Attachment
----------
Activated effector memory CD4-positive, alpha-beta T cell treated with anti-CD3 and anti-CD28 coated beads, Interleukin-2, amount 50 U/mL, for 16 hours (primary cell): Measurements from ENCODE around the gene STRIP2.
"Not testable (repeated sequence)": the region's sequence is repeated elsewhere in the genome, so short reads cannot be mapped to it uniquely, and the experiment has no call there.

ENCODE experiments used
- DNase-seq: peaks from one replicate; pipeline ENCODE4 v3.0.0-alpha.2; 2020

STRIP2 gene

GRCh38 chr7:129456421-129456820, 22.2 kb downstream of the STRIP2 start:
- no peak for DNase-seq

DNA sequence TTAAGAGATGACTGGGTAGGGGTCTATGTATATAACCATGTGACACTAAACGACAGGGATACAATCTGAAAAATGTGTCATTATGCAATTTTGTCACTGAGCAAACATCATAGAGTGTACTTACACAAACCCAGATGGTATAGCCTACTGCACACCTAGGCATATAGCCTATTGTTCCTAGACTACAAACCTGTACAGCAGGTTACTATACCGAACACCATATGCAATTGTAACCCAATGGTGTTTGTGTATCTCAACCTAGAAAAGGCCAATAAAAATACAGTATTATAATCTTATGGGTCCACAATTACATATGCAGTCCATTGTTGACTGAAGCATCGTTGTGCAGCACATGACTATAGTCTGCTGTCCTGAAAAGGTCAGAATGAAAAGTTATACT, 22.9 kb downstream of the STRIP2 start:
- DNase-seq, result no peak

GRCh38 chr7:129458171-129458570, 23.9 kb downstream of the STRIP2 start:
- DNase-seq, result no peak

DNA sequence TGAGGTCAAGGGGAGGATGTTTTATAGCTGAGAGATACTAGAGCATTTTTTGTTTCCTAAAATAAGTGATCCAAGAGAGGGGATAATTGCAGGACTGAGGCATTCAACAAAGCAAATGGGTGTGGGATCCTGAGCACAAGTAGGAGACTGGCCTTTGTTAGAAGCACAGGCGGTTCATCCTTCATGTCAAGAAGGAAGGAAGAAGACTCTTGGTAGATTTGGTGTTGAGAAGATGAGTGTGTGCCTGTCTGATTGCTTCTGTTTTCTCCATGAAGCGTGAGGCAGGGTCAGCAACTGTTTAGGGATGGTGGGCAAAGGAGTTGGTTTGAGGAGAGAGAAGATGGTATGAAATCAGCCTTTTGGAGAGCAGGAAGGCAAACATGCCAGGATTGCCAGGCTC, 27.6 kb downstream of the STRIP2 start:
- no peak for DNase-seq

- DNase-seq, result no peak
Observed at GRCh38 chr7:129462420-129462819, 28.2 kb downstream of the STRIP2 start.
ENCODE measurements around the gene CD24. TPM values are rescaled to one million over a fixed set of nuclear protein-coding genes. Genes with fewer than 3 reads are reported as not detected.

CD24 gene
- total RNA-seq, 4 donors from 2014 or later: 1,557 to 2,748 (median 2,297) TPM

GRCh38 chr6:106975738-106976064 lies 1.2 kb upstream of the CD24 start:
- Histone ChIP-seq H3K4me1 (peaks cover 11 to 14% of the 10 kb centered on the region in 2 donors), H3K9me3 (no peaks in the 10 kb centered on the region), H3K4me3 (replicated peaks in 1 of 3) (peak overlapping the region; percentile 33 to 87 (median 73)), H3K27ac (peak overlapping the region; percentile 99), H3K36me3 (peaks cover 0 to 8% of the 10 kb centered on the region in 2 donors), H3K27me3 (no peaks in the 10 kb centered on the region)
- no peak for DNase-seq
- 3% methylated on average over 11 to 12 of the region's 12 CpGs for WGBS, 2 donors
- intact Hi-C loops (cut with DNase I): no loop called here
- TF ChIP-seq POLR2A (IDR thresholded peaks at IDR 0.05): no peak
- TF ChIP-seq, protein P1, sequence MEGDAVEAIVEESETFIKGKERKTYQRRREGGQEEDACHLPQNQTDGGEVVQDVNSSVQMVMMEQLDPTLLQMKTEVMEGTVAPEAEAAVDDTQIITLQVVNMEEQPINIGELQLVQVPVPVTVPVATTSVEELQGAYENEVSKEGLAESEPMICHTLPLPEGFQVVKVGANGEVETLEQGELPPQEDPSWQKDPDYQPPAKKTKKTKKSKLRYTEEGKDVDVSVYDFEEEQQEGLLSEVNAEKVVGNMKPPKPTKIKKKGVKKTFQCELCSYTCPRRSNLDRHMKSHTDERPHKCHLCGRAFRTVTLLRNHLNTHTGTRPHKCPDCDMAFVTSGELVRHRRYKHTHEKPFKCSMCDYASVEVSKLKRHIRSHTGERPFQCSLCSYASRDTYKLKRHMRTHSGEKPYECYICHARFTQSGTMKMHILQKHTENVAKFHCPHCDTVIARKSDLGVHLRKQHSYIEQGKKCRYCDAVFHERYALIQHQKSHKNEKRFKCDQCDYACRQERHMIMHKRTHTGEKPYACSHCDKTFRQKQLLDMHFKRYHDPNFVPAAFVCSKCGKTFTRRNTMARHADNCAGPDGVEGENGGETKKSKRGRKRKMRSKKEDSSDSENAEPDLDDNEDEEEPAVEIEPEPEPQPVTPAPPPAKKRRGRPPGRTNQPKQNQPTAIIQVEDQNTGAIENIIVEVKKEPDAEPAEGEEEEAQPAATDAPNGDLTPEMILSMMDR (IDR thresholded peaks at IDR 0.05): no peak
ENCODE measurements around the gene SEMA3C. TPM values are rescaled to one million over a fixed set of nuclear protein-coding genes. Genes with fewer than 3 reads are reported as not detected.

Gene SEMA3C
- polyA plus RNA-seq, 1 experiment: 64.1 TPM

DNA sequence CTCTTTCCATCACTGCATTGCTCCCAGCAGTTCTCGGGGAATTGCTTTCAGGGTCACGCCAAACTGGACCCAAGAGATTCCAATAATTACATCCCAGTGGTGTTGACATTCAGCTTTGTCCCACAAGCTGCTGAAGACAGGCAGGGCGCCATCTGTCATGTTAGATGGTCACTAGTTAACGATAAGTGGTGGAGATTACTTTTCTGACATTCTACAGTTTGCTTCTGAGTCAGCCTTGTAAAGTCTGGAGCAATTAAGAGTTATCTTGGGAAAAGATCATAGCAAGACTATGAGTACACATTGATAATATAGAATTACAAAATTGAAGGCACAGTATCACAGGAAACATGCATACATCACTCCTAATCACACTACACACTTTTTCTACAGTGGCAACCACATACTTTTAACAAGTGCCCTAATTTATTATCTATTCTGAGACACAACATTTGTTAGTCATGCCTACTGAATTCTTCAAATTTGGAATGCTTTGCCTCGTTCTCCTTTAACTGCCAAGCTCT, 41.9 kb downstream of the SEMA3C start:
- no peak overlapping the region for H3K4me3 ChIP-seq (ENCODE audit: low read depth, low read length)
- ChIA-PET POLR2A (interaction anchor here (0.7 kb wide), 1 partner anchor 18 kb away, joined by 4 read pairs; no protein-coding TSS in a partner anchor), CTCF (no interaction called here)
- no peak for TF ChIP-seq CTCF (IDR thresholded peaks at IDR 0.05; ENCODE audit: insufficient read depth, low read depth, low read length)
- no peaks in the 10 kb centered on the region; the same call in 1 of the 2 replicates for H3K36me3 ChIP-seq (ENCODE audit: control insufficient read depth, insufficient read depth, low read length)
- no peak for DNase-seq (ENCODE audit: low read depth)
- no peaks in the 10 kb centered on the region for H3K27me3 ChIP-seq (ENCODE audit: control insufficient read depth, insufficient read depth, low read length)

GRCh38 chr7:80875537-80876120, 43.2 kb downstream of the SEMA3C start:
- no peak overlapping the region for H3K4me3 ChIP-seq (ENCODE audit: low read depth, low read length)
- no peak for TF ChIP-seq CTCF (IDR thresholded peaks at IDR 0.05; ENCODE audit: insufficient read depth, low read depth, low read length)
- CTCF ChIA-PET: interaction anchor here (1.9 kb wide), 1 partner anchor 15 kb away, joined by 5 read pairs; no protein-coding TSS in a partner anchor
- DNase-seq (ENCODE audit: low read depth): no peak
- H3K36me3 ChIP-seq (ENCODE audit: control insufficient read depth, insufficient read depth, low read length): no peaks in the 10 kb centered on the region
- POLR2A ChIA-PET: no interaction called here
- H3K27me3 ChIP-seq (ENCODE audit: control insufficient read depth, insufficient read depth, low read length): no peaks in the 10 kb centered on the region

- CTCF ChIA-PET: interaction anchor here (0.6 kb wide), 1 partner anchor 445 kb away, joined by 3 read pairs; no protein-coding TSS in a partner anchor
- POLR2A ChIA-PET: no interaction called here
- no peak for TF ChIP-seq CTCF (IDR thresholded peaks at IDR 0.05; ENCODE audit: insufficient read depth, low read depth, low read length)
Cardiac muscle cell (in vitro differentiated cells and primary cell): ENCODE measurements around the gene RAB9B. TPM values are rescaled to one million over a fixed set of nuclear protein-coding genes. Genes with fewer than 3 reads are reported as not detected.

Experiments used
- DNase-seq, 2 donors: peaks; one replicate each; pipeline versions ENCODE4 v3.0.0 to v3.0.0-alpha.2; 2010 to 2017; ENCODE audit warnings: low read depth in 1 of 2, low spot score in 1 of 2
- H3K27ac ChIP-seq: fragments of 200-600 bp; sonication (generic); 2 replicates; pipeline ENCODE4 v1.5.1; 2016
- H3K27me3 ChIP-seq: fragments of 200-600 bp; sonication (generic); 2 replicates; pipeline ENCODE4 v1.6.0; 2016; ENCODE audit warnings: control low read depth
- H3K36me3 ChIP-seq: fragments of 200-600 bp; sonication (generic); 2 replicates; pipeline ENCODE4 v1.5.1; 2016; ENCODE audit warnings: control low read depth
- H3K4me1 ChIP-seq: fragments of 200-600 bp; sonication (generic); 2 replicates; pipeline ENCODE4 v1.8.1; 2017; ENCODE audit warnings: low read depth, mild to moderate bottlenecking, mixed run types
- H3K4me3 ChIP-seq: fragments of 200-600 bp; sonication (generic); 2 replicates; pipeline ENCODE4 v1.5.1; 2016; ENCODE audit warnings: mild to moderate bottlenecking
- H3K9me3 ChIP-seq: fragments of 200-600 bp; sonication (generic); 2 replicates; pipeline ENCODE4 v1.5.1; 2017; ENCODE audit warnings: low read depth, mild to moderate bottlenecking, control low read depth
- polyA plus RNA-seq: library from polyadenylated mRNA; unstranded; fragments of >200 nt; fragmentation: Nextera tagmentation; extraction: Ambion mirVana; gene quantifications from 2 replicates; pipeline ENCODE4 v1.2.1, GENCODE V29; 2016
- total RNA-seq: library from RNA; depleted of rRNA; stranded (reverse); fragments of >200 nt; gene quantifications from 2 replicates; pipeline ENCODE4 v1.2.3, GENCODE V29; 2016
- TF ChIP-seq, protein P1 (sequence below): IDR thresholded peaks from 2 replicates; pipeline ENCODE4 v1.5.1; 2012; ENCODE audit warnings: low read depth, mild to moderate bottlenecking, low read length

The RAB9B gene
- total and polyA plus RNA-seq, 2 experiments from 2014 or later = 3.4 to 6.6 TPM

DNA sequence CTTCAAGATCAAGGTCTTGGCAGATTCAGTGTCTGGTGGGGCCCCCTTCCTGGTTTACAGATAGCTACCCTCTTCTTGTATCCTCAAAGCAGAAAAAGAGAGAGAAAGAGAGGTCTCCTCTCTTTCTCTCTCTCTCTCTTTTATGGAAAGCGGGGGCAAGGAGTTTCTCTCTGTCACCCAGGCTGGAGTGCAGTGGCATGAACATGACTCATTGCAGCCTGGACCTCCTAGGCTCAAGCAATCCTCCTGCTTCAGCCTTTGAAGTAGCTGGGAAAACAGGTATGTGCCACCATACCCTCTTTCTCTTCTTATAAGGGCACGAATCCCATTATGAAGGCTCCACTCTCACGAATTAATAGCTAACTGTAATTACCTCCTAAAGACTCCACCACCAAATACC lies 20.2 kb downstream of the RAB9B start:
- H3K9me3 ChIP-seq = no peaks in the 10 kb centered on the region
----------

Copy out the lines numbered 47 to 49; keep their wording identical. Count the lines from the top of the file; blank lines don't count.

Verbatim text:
Cardiac muscle cell (in vitro differentiated cells and primary cell): ENCODE measurements around the gene RAB9B. TPM values are rescaled to one million over a fixed set of nuclear protein-coding genes. Genes with fewer than 3 reads are reported as not detected.

Experiments used
- DNase-seq, 2 donors: peaks; one replicate each; pipeline versions ENCODE4 v3.0.0 to v3.0.0-alpha.2; 2010 to 2017; ENCODE audit warnings: low read depth in 1 of 2, low spot score in 1 of 2